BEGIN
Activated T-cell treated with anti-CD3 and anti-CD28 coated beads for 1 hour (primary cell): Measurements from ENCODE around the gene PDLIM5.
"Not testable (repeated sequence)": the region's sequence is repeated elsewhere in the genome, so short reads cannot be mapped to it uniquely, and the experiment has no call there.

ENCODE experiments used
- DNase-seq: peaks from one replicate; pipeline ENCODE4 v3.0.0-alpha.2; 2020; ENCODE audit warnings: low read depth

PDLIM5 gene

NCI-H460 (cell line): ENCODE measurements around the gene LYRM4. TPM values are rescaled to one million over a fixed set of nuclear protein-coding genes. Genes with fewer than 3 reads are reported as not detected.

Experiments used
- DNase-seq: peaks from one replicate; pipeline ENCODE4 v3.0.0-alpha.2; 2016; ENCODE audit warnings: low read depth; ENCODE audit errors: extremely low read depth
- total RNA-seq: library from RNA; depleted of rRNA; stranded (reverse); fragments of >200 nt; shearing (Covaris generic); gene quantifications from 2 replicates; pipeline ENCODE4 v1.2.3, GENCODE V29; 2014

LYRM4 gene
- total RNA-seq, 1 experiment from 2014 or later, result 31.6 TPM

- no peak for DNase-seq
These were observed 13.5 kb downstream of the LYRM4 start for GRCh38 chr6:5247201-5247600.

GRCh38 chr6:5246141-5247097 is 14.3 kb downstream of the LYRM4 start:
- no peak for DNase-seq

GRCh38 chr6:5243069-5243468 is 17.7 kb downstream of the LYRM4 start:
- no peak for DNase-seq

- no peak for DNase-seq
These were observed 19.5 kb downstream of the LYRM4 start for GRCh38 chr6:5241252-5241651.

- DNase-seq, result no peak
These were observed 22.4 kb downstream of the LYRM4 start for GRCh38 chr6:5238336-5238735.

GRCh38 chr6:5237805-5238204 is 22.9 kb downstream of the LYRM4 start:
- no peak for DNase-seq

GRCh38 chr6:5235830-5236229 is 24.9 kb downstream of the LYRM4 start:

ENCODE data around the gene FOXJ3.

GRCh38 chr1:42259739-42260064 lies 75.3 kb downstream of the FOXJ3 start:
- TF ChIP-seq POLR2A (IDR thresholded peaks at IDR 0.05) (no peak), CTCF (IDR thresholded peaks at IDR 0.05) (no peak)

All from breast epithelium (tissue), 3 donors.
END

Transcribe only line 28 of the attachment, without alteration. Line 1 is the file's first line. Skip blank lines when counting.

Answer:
All from breast epithelium (tissue), 3 donors.